Comair started operations in March 1977 and became a Delta Connection carrier on September 1, 1984.

Top Copyright Photo: Ken Petersen. Bombardier CRJ900 (CL-600-2D24) N695CA (msn 15097) taxies at New York (JFK) in the special “30 years” (1977-2007) when it celebrated its 30th Anniversary.

Bottom Copyright Photo: Jay Selman. ComAir started out as an independent carrier. Shorts SD3-30 N2630A (msn SH.3081) is pictured near Cincinnati in August 1982 dressed in the 1977 livery. The airframe was destroyed in a rare tornado at Miami on February 2, 1998.

Delta Connection-Comair: 

Air France’s A380 F-HPJD ground collides with Comair CRJ700 N641CA at New York JFK

Air France’s (Paris) Airbus A380 F-HPJD ground collided with Comair’s Bombardier CRJ700 N641CA at the intersection of taxiways M and A at New York’s JFK International Airport last might. The A380 was taxiing out for takeoff while the CRJ700 had just arrived and was stationary. The A380’s left wing tip collided with the CRJ700’s vertical stabilizer, spinning the CRJ700 around on the taxiway.

Read the full story from ABC: CLICK HERE

Copyright Photo: Michael B. Ing. Please click on the photo for aircraft information.

Delta Air Lines to expand at Tokyo Haneda and London Heathrow

Delta Air Lines (Atlanta) is preparing to expand service to two key international business airports – Haneda Airport in Tokyo and Heathrow Airport in London.

Delta begins nonstop service between Tokyo-Haneda and Detroit and Los Angeles on February 19, and will launch its new routes between Boston and Miami and London’s Heathrow Airport on March 26. The Heathrow-Miami route will be in direct competition with Oneworld partners American Airlines and British Airways.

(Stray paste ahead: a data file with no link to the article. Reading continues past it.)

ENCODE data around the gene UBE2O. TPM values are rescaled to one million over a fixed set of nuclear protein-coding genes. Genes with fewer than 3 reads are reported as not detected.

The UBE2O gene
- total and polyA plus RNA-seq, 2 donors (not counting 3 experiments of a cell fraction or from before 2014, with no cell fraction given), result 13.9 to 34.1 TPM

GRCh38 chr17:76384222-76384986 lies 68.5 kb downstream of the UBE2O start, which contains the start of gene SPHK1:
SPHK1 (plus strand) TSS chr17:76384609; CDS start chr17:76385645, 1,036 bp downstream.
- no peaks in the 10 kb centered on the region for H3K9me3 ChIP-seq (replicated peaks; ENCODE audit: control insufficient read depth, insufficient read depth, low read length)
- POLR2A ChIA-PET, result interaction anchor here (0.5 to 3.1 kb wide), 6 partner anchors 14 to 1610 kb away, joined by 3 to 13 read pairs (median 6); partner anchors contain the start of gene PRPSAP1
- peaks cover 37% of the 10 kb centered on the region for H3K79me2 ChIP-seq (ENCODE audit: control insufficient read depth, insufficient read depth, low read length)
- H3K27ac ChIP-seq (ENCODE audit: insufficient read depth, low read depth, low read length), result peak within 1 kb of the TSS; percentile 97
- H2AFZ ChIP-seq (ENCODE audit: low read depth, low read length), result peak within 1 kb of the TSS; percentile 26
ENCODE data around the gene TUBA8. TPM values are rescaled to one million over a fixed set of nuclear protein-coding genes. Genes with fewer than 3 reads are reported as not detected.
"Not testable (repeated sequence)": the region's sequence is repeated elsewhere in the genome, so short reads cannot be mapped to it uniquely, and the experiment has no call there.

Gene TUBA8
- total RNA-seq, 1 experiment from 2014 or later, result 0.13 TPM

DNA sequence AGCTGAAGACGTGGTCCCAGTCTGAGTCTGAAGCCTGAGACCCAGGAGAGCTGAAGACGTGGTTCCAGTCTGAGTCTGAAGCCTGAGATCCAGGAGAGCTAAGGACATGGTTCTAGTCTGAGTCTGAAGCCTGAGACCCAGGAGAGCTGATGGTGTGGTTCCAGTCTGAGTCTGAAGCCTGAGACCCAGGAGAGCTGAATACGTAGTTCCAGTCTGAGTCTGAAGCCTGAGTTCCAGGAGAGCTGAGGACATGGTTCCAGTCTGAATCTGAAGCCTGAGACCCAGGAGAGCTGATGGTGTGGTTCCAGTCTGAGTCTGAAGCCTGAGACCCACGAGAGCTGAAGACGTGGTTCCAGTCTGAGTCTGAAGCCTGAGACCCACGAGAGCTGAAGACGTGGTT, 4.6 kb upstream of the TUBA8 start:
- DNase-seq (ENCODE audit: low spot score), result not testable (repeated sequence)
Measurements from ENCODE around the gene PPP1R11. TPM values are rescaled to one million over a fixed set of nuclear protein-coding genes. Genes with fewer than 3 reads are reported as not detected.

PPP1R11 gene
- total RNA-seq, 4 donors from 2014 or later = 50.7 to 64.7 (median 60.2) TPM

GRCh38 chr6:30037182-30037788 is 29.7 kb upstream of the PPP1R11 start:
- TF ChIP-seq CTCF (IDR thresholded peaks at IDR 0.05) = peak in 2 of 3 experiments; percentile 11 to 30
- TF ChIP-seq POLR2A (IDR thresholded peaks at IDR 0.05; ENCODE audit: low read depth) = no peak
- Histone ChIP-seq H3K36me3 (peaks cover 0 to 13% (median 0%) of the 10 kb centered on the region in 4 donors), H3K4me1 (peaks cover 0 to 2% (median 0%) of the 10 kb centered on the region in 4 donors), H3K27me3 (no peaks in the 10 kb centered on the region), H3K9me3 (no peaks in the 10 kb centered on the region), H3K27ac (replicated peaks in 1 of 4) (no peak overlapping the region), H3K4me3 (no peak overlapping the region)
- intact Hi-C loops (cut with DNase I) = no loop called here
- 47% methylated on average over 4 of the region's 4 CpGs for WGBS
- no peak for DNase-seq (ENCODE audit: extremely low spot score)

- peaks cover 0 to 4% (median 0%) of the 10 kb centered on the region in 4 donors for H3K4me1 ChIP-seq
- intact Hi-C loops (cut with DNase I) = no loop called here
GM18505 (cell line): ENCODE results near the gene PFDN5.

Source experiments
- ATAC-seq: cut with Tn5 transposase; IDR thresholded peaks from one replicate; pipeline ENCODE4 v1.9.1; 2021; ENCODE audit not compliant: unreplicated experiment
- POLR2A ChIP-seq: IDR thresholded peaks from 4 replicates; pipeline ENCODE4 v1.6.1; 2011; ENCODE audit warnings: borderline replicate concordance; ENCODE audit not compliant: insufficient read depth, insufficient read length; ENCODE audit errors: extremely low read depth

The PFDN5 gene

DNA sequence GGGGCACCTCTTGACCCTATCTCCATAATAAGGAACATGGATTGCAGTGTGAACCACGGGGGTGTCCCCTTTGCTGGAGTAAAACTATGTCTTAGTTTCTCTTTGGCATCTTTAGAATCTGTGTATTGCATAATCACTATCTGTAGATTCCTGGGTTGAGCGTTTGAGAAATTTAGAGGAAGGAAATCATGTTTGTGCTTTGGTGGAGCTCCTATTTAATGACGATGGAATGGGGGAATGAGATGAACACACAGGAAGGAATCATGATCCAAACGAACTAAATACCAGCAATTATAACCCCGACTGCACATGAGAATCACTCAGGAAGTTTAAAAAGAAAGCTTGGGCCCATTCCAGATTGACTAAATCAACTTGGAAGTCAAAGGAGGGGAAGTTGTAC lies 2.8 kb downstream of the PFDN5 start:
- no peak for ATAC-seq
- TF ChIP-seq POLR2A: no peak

Under multinational air service agreements, Delta has only been allowed to serve Heathrow since 2007 and is gaining access to Haneda this year. Delta is now the fastest-growing U.S. carrier to Heathrow, and with new Haneda flights, will become the largest U.S. carrier to both of Tokyo’s major airports – Haneda and Narita.

Delta is adding new nonstop flights between the three cities and Miami International Airport to enable convenient connections to Heathrow for customers across Florida. The intra-Florida flights will be operated by Delta Connection carriers Comair (Cincinnati) and Pinnacle Airlines (Memphis) using 50-seat Bombardier CRJ200 regional jets.

Copyright Photo: Brandon Farris. Please click on the photo for aircraft details.

Delta is planning to start Washington Reagan National-Providence in April

Delta Air Lines (Atlanta) is planning to launch the Washington (Reagan National)-Providence route in April with Delta Connection CRJs. The new route has not been publicly announced by the company. The exact carrier is unknown.

Copyright Photo: Bruce Drum. Please click on the photo for additional information on Comair.

Comair to slash aircraft and jobs

Comair (Cincinnati) is planning to cut one half of its existing fleet and the corresponding jobs according to this article in Cincinnati.com. Comair will also close its New York (JFK) crew base.

Read the full report:


Copyright Photo: Bruce Drum. This Bombardier CRJ100 (CL-600-2B19) N729CA (msn 7265) once proudly proclaimed its hometown CVG hub and city. Times have changed for the subsidiary of Delta Air Lines.

Comair may lay off up to 100 pilots

Copyright Photo: Ken Petersen.  Please click on photo for full view, information and other information.

Copyright Photo: Ken Petersen. Please click on photo for full view, information and other information.

Comair (Delta Connection) (subsidiary of Delta Air Lines) (Cincinnati) may be forced to lay off up to 100 pilots.

News link: